Claude-Michel Schönberg and Alain Boublil’s “Miss Saigon”—that musical which in 1989 unleashed an explosion of Filipino musical talent on the London stage, spearheaded by Lea Salonga and Monique Wilson as the first two to be selected to play the tragic heroine Kim—will be going to Vienna, the famed music capital of Austria, for a December run. The language will be German.
And in the plum role of the scheming, sneering Engineer is Christian Rey “Chuck” Marbella of Cebu, who has a history of playing the Engineer as well as Thuy (the disgruntled suitor of Kim) in past productions of “Miss Saigon” in English. But this is the first time he is interpreting the role in German.
“The Engineer is such a colorful character and he has so much depth and so much truth and honesty,” Marbella said. “It’s the most interesting character in the show, actually. I’m the one who can actually do some stuff on stage and at the same time break the fourth wall and be the narrator.”
He added, “He’s a seedy street rat, dirty, everything. It’s all about survival for this man. He’s got to do everything he has to do and exhaust himself to get what he wants. You have a love-hate relationship with him. You think he’s annoying but you also kind of understand where he’s coming from. You’ll be able to sympathize with him even though he’s bad. He can be quite manipulative. That’s why he’s called an engineer; he’s engineering and instigating and making things happen. But it’s all for his survival and for him to get what he wants.”
Jon Jon Briones has played the Engineer to great acclaim in recent productions of “Miss Saigon.” And Red Concepcion also has been a successful Engineer in the United Kingdom and Ireland tour.
In a Broadway World online interview, Marbella was asked if his Engineer was different from the two stars. “It’s different,” he replied. “There can only be one Jon Jon Briones and only one Red Concepcion.” And he added immodestly, “At the same time there can be one Christian Rey Marbella! But it’s different strokes for different folks. What might work for them might not work for me, so it’s a journey for me to find my Engineer, to make it distinct and very me. That is the biggest challenge.”
Comparing the character of the Engineer with that of Thuy, the hapless suitor of Kim, the actor-singer said: “They are two very different characters that I absolutely love. What a treat and a privilege it was for me to play both roles in two different productions in the UK tour and in the recent London revival. Thuy has a total stage time of about 12 minutes. It’s a cool gig! But the emotional intensity of the character can be quite physically and emotionally draining, if done right consistently for eight times a week, but what a fulfilling role to play.”
Research on the attritive Vietnam War, with the American interventionists taking over the role of the defeated French colonialists, was a must for the members of the cast.
“Yes, it’s important for me to have some idea of what really happened there,” Marbella said. “At the end of the day, it’s not just about the character—you have to convey a message to the audience. You have to be as truthful and honest as possible.”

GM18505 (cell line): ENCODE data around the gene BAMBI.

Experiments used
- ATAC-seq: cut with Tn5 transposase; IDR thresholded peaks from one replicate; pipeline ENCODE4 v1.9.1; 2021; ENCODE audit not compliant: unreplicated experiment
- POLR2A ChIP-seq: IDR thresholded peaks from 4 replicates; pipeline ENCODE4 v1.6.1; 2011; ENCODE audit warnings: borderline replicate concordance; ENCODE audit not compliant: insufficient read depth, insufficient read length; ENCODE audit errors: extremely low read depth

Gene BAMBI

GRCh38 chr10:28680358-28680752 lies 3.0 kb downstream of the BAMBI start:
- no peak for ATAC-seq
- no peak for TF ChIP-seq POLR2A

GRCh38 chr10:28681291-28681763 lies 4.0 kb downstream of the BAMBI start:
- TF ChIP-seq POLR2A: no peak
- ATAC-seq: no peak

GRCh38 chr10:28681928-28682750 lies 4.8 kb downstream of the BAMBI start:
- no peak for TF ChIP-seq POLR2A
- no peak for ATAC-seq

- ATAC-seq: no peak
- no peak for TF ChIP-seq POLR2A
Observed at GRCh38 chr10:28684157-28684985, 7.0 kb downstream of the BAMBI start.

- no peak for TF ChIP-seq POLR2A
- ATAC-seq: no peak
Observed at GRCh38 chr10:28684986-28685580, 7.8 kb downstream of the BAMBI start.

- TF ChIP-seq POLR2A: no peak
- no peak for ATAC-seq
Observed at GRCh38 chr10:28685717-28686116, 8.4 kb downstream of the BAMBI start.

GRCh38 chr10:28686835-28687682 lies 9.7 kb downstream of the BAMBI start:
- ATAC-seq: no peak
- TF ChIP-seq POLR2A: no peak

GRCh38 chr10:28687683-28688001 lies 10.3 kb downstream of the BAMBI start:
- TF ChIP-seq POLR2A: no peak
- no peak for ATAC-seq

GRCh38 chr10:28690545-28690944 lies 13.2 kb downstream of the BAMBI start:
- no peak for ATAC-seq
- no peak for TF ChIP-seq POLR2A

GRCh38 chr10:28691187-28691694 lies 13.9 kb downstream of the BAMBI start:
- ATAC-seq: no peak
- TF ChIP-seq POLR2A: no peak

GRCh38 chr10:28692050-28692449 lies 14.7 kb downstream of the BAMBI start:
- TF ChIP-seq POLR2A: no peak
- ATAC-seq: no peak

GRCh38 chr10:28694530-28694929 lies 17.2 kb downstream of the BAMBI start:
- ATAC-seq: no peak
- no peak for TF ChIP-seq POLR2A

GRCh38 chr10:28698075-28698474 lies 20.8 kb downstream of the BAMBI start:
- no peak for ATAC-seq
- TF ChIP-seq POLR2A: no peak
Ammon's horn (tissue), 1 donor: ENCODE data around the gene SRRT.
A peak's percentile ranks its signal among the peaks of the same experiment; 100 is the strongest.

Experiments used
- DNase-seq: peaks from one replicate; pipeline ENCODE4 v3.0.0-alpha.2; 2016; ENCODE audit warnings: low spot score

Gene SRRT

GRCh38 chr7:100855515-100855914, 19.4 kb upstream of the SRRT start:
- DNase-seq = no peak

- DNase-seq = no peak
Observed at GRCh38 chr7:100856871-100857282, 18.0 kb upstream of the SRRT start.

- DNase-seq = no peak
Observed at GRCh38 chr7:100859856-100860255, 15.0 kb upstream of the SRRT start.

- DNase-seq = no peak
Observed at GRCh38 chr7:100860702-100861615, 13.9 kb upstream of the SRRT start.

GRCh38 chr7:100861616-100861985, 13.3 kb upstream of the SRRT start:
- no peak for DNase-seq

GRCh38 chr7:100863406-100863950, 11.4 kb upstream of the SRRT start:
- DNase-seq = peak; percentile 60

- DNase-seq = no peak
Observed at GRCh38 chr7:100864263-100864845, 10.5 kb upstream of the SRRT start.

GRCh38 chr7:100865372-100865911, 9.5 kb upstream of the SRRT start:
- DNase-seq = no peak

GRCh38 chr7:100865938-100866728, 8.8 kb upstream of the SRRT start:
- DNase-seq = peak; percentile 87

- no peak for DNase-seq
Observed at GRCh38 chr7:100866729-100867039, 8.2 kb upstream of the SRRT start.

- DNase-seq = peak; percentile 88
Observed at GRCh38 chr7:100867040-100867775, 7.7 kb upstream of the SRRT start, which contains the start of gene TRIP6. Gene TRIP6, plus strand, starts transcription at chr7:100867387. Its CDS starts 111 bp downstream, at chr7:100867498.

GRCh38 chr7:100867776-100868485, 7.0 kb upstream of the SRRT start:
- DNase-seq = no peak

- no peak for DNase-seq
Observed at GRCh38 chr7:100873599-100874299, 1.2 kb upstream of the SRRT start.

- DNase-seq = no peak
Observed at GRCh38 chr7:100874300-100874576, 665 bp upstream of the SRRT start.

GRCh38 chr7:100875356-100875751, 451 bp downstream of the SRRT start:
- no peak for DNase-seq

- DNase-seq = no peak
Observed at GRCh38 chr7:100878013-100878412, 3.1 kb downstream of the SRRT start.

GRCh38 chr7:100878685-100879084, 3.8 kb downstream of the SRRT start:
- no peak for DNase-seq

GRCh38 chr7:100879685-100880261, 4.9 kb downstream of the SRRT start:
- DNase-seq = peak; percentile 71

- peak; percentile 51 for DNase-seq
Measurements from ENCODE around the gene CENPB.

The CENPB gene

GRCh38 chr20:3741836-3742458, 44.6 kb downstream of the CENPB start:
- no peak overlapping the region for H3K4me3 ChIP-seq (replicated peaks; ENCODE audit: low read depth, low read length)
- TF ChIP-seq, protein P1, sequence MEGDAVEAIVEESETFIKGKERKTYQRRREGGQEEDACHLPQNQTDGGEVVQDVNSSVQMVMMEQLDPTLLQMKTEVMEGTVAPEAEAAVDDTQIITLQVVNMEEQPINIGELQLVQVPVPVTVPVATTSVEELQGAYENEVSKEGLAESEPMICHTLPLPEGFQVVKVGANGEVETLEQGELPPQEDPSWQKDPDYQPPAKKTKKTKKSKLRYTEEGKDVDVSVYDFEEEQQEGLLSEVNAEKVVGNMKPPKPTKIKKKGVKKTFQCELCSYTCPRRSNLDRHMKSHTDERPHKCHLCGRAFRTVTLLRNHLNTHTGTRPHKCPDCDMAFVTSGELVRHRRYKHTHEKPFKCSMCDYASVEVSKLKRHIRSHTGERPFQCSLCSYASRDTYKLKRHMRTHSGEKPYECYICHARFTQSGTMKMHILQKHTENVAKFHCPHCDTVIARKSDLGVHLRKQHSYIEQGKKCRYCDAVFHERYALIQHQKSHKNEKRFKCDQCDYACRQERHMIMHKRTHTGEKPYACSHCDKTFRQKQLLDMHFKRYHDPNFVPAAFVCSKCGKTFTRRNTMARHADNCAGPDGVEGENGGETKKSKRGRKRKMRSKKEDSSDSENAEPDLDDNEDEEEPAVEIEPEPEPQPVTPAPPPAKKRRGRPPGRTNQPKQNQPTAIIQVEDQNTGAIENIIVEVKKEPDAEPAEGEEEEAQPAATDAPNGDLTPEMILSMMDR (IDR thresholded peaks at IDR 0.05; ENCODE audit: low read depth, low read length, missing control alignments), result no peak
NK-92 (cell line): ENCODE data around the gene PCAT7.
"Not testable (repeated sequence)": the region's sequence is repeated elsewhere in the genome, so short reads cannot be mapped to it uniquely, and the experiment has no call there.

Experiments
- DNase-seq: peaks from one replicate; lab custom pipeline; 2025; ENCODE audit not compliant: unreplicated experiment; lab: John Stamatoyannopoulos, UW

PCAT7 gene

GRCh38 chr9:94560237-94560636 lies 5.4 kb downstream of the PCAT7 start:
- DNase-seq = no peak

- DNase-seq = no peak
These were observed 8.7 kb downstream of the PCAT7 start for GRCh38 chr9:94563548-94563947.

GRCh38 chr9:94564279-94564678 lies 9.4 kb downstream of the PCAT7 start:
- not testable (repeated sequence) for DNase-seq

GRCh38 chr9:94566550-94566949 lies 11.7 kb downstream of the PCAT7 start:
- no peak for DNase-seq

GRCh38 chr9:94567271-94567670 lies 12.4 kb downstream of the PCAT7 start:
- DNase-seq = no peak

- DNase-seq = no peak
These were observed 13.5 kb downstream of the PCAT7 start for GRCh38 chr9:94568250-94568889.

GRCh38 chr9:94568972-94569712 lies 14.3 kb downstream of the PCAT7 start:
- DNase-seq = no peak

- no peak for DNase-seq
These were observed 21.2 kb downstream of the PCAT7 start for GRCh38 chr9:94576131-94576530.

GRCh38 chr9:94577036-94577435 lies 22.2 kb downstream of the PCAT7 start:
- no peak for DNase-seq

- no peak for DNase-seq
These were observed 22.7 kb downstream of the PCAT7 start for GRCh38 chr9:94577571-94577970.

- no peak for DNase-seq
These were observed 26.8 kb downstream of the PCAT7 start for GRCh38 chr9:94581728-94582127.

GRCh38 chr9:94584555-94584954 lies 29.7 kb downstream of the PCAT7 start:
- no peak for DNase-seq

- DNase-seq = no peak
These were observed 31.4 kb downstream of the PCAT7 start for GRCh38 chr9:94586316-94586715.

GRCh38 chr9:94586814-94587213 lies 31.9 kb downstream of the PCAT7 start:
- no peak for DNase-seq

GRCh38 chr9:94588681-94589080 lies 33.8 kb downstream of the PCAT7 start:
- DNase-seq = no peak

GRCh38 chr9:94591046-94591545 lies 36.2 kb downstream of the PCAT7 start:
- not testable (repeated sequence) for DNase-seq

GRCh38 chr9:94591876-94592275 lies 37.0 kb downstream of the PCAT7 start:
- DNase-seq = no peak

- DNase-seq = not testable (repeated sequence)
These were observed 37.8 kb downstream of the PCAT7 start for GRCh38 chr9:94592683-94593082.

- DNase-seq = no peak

He added, “It’s important to have a little bit of background and the feel and the atmosphere, so you can actually portray a character and understand where he’s coming from. We had a little bit of a workshop when we started. We watched some movies and documentaries about the Vietnam War that helped us really to understand what happened there, so that our story can be very clear.”
Everyone can relate to the musical play, which is sung through, Marbella said. “Those who are millennials and who were born yesterday can actually get a feel with our story of what it was like during that war. People can also relate because there’s a war happening right now. The story of ‘Miss Saigon’ is happening and did happen. It speaks so much about what’s going on around the world. It speaks about universal love, survival, truth. And it’s entertaining at the same time.”
“Miss Saigon” has opened doors for many Filipino and other Asian actors: “Obviously this is life-changing for a lot of Asian actors,” Marbella said. “Every aspiring Asian actor out there would love to get into a big-scale show like this. It has opened up a lot of opportunities for Asian actors and has put them on the map. We’re grateful for this kind of show, that we’ve been given the opportunity to be involved in it.”
Nevertheless, he said, “It’s still a bit of a struggle for Asian actors to be taken seriously. There’s not a lot of material out there for us in the UK but it’s slowly getting there … at the end of the day it won’t matter—Asian, Black or any minority—who is playing the character.”
In that masterwork by Boublil and Schönberg, “Les Miserables,” it was the 1832 revolution in Paris which occupied center stage. In “Miss Saigon” it is the Vietnam War which looms over the tale, like a pall of doom. “Miss Saigon” was not even adjudged best musical when it was first staged; that honor went to another play, now forgotten. But it was “Miss Saigon” which became a classic of our times.
Two years after the original London West End production, the play opened in New York, in 1991, with the largest advance sale in Broadway history ($37 million). It went on to play for almost 10 years with 4,063 performances seen by more than 5.9 million people.
“Miss Saigon” has been performed in 28 countries and over 300 cities (including Manila) in 15 different languages. The play has won over 40 awards, including two Olivier Awards, three Tony Awards and four Drama Desk Awards, and has been seen by over 35 million people worldwide. —CONTRIBUTED